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Malik v. State

Court of Appeals of Mississippi

December 5, 2017

NITIN MALIK A/K/A NATIN MALIK A/K/A MATIN MALIK APPELLANT
v.
STATE OF MISSISSIPPI APPELLEE

          DATE OF JUDGMENT: 05/11/2015

         RANKIN COUNTY CIRCUIT COURT TRIAL HON. WILLIAM E. CHAPMAN III JUDGE

          ATTORNEYS FOR APPELLANT: THOMAS M. FORTNER RICHARD ANTHONY FILCE

          ATTORNEY FOR APPELLEE: OFFICE OF THE ATTORNEY GENERAL BY: KAYLYN HAVRILLA MCCLINTON

          BEFORE GRIFFIS, P.J., CARLTON AND GREENLEE, JJ.

          GRIFFIS, P.J.

         1. Nitin Malik was convicted of two counts of the sale of hydrocodone with acetaminophen, a schedule III controlled substance, in violation of Mississippi Code Annotated section 41-29-139 (Rev. 2013). He was sentenced to two consecutive eight-year terms. The Rankin County Circuit Court denied Malik's posttrial motion. Malik now appeals. We find no error and affirm.

         FACTS AND PROCEDURAL HISTORY

         ¶2. On May 3, 2013, the Mississippi Bureau of Narcotics (MBN) sent a confidential informant (CI) into Hometown Quickie, a convenience store located in Richland. The CI went there to purchase hydrocodone with acetaminophen pills, more commonly known as Lorcet 10 pills. The MBN agents equipped the CI with an audio-and-video recording device, fifty dollars, and a vehicle. When the CI entered the store, she encountered Malik and after several minutes of random conversation, requested "eight for forty." This transaction was captured on the audio recording but not on video.

         ¶3. Immediately after the purchase, the CI met with an MBN agent and turned over eight pills and ten dollars change. The pills were sent off to a crime lab and tested positive for hydrocodone with acetaminophen, or Lorcet 10 pills. The pills were later used as evidence against Malik. MBN did not immediately arrest Malik; instead the agency continued building a case against him.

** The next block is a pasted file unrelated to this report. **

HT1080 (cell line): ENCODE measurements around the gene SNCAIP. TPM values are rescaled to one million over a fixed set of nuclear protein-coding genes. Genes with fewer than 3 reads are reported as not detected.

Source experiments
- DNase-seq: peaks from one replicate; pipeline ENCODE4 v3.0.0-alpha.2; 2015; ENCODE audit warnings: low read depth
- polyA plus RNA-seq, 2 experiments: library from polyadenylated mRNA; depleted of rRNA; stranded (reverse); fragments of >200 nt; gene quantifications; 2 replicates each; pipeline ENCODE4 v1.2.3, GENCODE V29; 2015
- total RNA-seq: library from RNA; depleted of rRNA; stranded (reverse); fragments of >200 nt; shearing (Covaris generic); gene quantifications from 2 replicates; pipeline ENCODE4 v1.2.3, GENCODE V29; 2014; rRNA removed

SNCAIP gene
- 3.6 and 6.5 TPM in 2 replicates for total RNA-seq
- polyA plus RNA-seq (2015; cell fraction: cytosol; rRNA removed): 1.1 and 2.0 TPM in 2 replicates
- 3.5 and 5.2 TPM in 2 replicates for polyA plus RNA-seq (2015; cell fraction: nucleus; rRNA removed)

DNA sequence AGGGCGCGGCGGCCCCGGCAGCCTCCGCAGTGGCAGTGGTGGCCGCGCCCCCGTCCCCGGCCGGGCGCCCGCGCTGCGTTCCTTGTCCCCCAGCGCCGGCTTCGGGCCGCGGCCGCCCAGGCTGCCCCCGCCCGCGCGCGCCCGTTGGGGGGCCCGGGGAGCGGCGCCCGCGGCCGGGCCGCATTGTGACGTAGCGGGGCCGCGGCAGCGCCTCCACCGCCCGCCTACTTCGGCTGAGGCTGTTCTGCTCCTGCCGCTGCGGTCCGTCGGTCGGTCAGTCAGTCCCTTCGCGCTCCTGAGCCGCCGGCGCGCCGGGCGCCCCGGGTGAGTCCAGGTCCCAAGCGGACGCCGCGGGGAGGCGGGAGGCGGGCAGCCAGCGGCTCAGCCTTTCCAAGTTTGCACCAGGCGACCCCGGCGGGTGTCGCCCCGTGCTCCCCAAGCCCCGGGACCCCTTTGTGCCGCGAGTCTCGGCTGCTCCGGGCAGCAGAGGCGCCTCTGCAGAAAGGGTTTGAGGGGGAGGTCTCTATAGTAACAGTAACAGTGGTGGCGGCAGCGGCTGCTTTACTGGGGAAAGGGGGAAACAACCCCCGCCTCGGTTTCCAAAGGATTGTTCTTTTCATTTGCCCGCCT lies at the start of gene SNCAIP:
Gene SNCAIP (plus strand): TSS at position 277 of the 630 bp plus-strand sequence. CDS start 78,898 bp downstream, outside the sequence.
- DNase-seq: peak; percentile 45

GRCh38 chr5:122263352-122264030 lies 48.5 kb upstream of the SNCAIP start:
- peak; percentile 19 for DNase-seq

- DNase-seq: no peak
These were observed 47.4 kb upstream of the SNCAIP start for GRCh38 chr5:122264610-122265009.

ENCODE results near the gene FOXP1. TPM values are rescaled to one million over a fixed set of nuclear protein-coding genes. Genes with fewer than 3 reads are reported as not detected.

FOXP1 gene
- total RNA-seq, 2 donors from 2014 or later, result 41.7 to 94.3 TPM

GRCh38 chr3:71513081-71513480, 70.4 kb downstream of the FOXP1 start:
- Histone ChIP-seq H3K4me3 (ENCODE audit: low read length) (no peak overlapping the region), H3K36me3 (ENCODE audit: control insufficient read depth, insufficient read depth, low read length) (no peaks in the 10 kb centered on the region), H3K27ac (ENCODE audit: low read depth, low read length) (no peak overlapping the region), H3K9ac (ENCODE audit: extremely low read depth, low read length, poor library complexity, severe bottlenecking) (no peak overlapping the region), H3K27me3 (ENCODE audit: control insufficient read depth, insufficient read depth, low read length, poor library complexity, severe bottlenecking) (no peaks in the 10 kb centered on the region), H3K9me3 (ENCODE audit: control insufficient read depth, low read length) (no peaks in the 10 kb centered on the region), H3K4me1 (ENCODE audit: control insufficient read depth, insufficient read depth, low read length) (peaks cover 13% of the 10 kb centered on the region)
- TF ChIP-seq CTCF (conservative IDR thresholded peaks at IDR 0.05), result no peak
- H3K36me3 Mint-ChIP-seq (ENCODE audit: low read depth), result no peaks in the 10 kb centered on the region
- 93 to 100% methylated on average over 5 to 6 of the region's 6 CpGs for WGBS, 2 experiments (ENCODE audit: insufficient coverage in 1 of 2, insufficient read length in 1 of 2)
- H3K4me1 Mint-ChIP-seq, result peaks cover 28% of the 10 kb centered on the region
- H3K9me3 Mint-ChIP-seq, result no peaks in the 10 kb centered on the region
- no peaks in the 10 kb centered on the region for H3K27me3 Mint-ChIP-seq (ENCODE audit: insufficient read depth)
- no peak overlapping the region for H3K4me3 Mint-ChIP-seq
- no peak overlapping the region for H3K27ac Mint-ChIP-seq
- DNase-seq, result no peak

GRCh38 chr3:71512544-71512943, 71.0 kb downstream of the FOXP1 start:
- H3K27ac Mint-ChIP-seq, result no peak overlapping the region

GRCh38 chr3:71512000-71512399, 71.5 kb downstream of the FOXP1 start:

¶4. On June 3, 2013, an MBN agent and the CI worked together to make another purchase from Malik. The CI allegedly prearranged a meeting with Malik. The CI again drove to the convenience store and purchased pills from Malik. The CI purchased ten pills for fifty dollars. This subsequent transaction was not captured on audio or video recording because the device's battery died shortly before the transaction began.

         ¶5. On this occasion, the MBN agent followed the CI to the store and watched her go inside. The agent waited outside and listened to the transaction through his equipment, which worked with the CI's device. Once the task was complete, the MBN agent met with the CI and collected the bag of pills. The crime lab confirmed that the ten pills contained hydrocodone with acetaminophen.

         ¶6. On September 3, 2014, a grand jury returned a four-count indictment on Malik. Malik was charged with two counts of the sale of a controlled substance (Counts I and III) and two counts of conspiracy to sell a controlled substance (Count II and IV). On May 4, 2015, the case proceeded to trial on Counts I and III only. Counts II and IV were ordered nolle prosequi[1] pursuant to the State's motion that in exchange for Malik's guilty plea on Counts I and III, the conspiracy charges would be abandoned. Notably, the State did not pursue the conspiracy charges after Malik elected to proceed with a trial.

         ¶7. Following a two-day jury trial, Malik was found guilty on both counts. On May 11, 2015, he was sentenced to eight years on Count I, for the sale of less than ten dosage units, and he received an eight-year sentence on Count III, for the sale of ten dosage units but less than twenty dosage units. The sentences were order to run consecutively, with all time to be served in the custody of the Mississippi Department of Corrections.

         ¶8. Malik timely filed posttrial motions for a new trial and an amended motion for a judgment notwithstanding the verdict (JNOV) or, in the alternative, a new trial. Within his motion he also requested a hearing to allow testimony of witnesses for completion of the record. Malik asserted that (1) the State failed to provide the defense with exculpatory evidence during discovery, (2) the State made improper closing arguments, (3) the trial court erred in allowing evidence of prior bad acts, and (4) his counsel was ineffective. Following a hearing on August 29, 2016, the circuit judge found that the motions were not supported by the evidence in the case. The motions were denied. Aggrieved, Malik appeals and asserts the same. We find no error and affirm.

         ANALYSIS

         ¶9. On appeal, Malik raises each issue asserted below. He asserts that each issue is inextricably intertwined and resulted in prejudice to him during the trial. We address each separately.

         I. ...


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